Federal Union Puts Artificial Fingernails Over Patient Safety

Flickr user tekkbabe859 CC BY-ND 2.0

Daily Caller News Foundation logo
Luke Rosiak Investigative Reporter
Font Size:

A federal employees union refuses to stop healthcare workers from wearing artificial fingernails that can harbor deadly germs when working with patients.

Officials with the American Federation of Government Employees (AFGE) flew into a rage when a new policy said healthcare workers at the Federal Bureau of Prisons medical center in Rochester, Minn., shouldn’t wear acrylic nail extensions while caring for involuntary patients who may have diseases common in prisons like hepatitis C.

In late 2008, the prison notified the “union that the Joint Commission on the Accreditation of Healthcare Organizations (JC) was mandating that our institution become compliant with several standards … which do not allow artificial nails or extenders when in direct contact with high risk patients. JC has deemed FMC Rochester to have a high risk population.”

Prison officials sought to preserve the facility’s accreditation, but AFGE representatives insisted on negotiating the change. The union also refused to compromise during mediation, even though prison managers said the issue was a matter of “life and death.” (RELATED: VA Nurse’s Aide Still On Payroll Despite Charge He Beat 70-Year-Old Vet To Death)

So in 2010, the matter wound up before the Federal Labor Relations Authority, whose arbiter found:

“It is clear the literature confirms that fingernails, including artificial nails, are efficient disease carriers if not properly trimmed. Nail extensions exacerbate the problem. I can find nothing that suggests gloves over extenders solves the problem, or even if it is possible to do so.

“The medical information infers that un-gloved hands are never safe and simply does not address whether nail length can be mitigated by gloving. The union’s proposal essentially provides that employees should ‘consider’ restrictions on nail length but avoids mandatory compliance.”

The arbiter then smacked down AFGE, ruling that “the medical center limitations on nail length shall be adopted. Similarly, artificial nails and nail extensions are not permitted for employees working in high- risk areas or whose duties could reasonably require they have such contact.” (RELATED: Union Sides With Male Prison Guard Who Attacked Female Colleague)

The arbiter noted the union’s inflexibility in arguing that federal workers caring for patients shouldn’t be required to fit latex gloves over their hands, saying “it is apparent the parties simply gave up on trying to bilaterally reach agreement and instead opted to have the matter decided by a third party.”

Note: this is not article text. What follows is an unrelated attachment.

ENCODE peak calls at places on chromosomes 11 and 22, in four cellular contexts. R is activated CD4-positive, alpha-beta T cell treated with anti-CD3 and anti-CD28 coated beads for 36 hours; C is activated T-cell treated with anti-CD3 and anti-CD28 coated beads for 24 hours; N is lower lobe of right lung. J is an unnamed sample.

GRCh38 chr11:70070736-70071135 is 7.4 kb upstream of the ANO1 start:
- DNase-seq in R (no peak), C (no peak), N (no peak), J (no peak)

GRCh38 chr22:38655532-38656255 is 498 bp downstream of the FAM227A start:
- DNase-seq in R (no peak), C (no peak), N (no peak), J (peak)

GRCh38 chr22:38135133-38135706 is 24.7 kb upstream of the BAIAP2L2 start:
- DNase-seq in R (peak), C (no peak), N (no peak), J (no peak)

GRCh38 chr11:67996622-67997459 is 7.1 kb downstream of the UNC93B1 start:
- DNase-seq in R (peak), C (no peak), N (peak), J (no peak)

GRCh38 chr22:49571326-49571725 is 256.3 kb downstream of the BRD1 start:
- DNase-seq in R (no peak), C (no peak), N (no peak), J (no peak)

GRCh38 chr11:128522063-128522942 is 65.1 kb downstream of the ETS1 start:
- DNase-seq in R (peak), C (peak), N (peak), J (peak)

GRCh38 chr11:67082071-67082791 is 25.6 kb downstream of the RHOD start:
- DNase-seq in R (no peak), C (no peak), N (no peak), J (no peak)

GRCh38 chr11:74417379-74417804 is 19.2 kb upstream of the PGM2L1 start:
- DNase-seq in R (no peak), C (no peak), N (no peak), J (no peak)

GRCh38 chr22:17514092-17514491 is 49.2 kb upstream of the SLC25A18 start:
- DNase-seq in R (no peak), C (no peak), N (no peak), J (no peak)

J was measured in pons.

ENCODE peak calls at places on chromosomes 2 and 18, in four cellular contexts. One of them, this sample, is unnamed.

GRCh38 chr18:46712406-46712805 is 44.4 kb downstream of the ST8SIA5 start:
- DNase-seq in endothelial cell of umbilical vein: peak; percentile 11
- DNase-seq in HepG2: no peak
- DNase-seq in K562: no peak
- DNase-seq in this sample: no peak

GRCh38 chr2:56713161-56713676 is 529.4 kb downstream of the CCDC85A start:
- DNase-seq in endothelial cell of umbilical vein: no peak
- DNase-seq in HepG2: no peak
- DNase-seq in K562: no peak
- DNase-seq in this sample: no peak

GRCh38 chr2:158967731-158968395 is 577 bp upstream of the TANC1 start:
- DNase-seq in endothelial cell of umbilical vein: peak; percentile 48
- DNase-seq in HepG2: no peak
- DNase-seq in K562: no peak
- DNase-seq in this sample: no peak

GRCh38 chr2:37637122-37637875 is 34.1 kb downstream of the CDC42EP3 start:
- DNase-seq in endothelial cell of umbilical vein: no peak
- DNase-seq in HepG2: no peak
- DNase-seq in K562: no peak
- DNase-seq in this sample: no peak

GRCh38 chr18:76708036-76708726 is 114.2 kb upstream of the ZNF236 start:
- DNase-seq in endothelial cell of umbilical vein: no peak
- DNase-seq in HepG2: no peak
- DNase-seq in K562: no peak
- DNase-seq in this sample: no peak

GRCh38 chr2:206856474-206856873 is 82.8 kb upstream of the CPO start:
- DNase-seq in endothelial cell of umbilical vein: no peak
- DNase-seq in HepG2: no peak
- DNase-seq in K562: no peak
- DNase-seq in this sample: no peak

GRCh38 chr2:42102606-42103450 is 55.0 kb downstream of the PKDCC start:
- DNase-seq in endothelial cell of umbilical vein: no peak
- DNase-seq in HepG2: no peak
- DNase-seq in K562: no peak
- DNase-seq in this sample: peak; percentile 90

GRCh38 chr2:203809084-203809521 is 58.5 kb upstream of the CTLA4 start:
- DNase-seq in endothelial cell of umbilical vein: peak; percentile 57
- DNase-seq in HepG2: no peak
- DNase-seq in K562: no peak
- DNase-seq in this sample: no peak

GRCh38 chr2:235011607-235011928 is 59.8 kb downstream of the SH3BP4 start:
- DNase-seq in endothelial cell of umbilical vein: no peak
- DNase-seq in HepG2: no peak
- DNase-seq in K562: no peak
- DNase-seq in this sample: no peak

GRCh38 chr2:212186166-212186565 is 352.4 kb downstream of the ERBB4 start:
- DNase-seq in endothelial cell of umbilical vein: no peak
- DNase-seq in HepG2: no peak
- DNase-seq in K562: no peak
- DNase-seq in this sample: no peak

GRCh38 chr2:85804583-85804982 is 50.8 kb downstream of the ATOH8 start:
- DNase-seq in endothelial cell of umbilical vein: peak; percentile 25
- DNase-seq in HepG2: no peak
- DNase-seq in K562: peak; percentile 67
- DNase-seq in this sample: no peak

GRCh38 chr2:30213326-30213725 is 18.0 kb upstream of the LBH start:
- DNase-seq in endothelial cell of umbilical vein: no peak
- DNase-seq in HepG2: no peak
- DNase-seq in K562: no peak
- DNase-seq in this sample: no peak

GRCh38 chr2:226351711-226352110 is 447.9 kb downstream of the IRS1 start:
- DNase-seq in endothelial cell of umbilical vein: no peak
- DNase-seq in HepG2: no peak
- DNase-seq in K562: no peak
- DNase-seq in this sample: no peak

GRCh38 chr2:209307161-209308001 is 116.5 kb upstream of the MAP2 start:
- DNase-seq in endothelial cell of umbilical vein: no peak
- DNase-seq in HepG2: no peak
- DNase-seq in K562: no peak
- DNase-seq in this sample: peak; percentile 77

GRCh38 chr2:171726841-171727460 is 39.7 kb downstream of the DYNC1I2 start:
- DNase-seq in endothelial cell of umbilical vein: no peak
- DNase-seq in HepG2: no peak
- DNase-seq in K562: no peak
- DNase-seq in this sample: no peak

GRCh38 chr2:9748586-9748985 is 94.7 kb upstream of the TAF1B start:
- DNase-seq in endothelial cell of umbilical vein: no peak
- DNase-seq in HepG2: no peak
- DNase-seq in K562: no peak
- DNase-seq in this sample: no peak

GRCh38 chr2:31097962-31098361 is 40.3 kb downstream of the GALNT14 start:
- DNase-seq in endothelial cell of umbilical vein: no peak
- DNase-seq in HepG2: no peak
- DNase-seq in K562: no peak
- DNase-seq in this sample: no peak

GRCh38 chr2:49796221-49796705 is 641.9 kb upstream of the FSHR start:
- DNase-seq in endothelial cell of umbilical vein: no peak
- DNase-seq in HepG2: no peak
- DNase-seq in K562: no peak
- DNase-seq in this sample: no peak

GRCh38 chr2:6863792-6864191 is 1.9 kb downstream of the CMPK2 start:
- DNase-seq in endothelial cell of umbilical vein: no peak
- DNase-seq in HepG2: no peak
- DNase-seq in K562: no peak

AFGE also represents most of the Department of Veterans Affairs (VA) employees, which has the largest federal civilian workforce and is the most engaged in direct patient care of vulnerable populations. The union recently said a rule making it easier to discipline poorly performing employees is racist because so many VA workers are minorities.

The union has also argued that its members should be favored over veterans in VA hiring. (RELATED: VA Labor Contract Favors Union Bureaucrats Over Vets For Jobs)

The World Health Organization says “acrylic nails harbor more microorganisms and are more difficult to clean than natural nails. Artificial nails and nail enhancements have been implicated in the transfer of microorganisms … and in outbreaks … Surgical site infections and hemodialysis-related bacteremias have been linked to artificial nails.

“They are also associated with poor hand hygiene practices and result in more tears to gloves. For these reasons, artificial nails and nail enhancements are not to be worn by those having direct contact with a client/patient/resident.”

Follow Luke on Twitter. Send tips to

All content created by the Daily Caller News Foundation, an independent and nonpartisan newswire service, is available without charge to any legitimate news publisher that can provide a large audience. All republished articles must include our logo, our reporter’s byline and their DCNF affiliation. For any questions about our guidelines or partnering with us, please contact